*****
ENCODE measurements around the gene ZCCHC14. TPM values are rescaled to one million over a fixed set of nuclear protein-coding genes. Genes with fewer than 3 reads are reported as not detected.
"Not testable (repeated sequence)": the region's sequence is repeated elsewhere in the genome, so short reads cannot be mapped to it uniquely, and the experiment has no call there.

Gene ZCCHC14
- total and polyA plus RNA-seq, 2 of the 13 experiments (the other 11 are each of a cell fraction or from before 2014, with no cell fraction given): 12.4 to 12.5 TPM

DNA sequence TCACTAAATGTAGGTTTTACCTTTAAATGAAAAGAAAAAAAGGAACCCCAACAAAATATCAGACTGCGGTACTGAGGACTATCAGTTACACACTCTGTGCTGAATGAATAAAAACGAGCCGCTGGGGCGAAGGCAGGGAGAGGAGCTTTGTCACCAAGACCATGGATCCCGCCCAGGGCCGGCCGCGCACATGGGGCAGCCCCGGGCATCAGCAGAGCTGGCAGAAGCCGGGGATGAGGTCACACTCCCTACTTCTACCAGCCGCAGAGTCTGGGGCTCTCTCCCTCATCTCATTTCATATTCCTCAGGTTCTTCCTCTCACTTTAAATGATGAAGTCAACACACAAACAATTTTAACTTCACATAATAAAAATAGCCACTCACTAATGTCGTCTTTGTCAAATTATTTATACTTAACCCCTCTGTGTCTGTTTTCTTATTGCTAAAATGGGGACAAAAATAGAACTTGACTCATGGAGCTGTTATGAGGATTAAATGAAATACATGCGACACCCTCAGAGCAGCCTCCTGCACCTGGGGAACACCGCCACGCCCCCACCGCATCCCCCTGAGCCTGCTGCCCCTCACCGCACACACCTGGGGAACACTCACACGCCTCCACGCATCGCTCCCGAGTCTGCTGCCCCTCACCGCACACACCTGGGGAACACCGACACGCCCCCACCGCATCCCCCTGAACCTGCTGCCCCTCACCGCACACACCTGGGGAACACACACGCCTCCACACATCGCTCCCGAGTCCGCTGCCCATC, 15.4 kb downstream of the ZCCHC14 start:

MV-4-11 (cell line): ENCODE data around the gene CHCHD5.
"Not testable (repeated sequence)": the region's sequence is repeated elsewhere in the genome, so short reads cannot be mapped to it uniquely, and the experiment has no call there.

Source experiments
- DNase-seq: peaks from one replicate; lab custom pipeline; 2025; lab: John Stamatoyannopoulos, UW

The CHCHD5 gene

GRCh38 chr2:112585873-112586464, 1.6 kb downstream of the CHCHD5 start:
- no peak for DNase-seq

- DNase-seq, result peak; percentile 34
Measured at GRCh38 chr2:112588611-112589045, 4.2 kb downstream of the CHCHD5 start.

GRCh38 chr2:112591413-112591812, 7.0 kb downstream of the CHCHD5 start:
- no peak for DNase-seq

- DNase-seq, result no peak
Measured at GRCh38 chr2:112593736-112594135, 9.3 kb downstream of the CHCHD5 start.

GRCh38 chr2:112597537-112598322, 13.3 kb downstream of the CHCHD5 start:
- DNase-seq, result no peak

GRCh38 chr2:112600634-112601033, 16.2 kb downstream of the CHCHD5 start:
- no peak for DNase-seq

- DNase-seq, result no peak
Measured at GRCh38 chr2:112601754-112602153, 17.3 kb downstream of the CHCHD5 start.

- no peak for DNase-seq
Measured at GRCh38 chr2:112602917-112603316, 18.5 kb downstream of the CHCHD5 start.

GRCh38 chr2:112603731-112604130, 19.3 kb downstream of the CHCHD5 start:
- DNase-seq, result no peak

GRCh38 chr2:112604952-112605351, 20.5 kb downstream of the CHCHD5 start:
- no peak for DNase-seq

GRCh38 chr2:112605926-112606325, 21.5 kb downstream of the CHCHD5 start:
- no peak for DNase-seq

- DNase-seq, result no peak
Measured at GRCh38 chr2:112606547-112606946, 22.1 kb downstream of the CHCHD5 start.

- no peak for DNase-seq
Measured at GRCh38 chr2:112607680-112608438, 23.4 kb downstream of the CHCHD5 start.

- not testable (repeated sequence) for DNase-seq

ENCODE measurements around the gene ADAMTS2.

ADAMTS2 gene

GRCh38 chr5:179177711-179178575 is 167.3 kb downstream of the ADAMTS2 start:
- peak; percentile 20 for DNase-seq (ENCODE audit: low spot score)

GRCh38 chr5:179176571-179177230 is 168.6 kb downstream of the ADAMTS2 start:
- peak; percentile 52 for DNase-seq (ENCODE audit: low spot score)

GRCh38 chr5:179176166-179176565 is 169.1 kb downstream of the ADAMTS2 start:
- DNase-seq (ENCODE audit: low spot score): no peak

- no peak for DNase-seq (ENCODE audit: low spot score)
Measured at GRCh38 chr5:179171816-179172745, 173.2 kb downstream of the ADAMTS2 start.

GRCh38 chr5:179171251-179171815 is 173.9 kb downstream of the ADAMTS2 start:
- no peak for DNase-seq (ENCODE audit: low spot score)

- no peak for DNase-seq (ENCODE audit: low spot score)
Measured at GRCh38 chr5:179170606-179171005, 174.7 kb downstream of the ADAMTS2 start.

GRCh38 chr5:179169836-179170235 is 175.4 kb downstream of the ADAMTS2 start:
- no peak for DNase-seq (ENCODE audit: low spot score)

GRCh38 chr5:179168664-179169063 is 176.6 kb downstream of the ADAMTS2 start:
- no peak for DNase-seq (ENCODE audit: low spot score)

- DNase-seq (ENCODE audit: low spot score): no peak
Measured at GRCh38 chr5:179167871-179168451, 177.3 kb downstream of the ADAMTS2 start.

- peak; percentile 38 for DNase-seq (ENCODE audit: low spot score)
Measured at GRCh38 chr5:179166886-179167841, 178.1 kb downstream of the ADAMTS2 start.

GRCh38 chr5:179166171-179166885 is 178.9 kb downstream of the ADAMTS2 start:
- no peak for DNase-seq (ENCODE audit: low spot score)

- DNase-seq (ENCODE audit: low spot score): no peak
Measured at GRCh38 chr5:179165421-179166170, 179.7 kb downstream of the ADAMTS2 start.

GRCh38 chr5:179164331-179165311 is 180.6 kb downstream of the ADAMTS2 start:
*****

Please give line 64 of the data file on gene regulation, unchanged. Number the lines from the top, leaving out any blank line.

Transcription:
GRCh38 chr5:179164331-179165311 is 180.6 kb downstream of the ADAMTS2 start: